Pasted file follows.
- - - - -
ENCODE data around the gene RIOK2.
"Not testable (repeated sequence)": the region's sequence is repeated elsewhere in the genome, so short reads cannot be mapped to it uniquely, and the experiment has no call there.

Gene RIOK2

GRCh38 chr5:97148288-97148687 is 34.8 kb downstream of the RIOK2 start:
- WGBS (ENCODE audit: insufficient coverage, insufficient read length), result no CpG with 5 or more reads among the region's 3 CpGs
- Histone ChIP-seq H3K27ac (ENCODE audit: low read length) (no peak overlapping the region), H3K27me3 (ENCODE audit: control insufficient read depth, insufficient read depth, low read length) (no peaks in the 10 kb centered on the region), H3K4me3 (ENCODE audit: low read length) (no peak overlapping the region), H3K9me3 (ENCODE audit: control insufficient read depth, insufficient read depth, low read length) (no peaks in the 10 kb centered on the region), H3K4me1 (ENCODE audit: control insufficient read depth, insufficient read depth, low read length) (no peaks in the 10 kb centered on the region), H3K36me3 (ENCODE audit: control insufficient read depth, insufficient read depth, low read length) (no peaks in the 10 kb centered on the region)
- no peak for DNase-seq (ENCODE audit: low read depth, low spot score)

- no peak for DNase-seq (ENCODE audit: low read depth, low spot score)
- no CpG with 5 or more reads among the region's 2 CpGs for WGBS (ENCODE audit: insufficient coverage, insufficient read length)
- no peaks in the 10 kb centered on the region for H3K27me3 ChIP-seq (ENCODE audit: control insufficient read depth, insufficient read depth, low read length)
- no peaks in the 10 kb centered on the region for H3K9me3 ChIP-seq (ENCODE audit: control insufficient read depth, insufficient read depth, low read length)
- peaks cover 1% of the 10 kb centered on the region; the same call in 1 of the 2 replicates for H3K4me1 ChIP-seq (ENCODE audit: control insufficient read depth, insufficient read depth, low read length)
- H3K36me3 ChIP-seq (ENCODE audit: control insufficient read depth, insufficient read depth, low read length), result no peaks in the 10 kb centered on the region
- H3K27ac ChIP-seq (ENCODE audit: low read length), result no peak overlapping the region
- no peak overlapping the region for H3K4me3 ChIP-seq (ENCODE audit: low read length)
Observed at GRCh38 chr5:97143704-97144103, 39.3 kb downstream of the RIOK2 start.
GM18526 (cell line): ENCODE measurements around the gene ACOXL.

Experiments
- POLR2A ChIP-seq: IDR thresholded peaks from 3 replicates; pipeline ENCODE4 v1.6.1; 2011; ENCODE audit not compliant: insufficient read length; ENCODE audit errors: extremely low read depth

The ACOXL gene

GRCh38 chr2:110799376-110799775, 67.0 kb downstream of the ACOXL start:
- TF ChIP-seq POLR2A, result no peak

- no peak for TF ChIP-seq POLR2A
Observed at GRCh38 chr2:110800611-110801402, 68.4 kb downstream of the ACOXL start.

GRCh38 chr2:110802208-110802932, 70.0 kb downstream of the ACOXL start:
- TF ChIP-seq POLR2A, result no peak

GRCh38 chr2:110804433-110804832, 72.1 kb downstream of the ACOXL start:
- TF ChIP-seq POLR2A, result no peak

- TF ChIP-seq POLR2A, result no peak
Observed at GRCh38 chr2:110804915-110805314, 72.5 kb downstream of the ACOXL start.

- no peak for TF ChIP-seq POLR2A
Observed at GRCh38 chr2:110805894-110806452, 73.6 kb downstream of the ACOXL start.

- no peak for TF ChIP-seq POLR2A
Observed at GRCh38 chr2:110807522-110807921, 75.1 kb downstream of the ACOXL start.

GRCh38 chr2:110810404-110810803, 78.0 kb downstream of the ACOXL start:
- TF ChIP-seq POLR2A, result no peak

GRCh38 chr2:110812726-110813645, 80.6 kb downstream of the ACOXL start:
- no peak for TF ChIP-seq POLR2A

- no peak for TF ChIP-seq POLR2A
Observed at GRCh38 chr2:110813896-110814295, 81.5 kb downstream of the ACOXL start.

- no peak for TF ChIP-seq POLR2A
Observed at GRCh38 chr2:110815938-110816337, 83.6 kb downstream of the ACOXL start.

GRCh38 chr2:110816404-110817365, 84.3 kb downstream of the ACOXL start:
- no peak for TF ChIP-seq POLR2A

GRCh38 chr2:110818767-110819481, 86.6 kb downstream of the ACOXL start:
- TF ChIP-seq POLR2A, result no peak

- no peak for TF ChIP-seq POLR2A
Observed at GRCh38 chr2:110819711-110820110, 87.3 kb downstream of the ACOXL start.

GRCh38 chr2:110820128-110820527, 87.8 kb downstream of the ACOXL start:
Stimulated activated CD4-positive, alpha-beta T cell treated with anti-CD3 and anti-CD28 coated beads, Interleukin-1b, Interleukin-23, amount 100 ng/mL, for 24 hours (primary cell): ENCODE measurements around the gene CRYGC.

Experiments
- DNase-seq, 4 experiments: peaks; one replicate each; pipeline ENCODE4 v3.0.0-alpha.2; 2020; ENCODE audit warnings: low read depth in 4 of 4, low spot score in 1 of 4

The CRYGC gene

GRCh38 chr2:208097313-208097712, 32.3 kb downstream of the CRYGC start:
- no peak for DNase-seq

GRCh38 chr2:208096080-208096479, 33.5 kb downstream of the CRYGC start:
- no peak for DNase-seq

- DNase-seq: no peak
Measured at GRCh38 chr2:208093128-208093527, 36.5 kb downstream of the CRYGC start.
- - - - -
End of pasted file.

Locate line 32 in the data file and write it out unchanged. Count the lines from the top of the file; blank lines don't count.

Observed at GRCh38 chr2:110805894-110806452, 73.6 kb downstream of the ACOXL start.